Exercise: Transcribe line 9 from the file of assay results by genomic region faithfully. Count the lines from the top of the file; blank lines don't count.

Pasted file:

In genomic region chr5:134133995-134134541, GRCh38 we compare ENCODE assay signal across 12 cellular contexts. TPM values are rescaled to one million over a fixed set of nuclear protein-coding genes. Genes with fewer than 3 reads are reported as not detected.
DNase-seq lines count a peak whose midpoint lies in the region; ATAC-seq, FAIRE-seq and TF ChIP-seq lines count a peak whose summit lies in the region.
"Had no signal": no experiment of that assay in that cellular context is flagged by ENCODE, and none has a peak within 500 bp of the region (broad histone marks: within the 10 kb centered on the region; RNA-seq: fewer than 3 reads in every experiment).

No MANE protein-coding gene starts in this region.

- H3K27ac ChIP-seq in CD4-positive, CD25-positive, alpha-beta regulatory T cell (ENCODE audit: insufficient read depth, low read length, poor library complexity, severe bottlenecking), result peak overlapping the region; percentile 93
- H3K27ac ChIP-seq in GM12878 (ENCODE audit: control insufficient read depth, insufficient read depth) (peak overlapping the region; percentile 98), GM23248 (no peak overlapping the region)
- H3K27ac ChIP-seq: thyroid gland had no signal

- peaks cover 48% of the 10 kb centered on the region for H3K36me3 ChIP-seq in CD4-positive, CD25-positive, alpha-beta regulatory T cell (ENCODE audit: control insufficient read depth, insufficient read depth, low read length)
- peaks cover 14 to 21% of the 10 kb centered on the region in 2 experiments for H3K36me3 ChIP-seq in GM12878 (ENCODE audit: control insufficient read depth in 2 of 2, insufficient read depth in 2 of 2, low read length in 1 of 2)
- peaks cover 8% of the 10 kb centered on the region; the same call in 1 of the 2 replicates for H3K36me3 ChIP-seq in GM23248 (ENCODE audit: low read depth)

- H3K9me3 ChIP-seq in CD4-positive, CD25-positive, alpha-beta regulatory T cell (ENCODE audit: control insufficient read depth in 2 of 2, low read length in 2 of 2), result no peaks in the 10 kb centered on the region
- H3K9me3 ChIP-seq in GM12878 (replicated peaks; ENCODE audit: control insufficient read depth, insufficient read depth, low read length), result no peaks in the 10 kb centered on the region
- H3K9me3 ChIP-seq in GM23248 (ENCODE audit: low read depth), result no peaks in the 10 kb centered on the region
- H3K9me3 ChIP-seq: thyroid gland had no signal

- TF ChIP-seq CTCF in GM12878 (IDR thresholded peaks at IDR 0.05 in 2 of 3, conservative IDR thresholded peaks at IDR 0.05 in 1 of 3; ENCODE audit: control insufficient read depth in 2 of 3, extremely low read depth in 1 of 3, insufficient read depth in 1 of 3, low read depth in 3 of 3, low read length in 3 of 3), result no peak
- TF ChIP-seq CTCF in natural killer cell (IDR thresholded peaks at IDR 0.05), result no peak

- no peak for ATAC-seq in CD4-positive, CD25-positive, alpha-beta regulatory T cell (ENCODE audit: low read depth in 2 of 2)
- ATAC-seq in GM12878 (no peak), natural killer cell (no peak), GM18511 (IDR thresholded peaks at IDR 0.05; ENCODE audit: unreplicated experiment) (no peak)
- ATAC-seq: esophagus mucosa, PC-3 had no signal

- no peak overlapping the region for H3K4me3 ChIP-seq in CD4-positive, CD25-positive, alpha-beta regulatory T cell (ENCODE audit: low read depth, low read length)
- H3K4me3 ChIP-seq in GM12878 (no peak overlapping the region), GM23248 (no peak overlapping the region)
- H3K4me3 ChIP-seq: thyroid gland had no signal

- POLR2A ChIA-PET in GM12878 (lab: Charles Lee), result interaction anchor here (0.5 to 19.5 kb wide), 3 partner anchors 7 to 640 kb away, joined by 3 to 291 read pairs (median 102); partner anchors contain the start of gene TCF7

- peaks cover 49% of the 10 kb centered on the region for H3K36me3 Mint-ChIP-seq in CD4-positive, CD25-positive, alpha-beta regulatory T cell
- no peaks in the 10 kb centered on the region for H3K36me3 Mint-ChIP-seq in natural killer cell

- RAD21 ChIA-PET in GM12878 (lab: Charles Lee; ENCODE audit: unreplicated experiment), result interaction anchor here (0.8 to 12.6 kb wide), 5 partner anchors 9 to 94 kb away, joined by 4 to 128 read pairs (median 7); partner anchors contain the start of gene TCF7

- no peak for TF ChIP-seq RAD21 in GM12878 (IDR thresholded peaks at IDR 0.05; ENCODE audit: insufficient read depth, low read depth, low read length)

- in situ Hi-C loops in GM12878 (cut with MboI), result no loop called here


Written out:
- peaks cover 14 to 21% of the 10 kb centered on the region in 2 experiments for H3K36me3 ChIP-seq in GM12878 (ENCODE audit: control insufficient read depth in 2 of 2, insufficient read depth in 2 of 2, low read length in 1 of 2)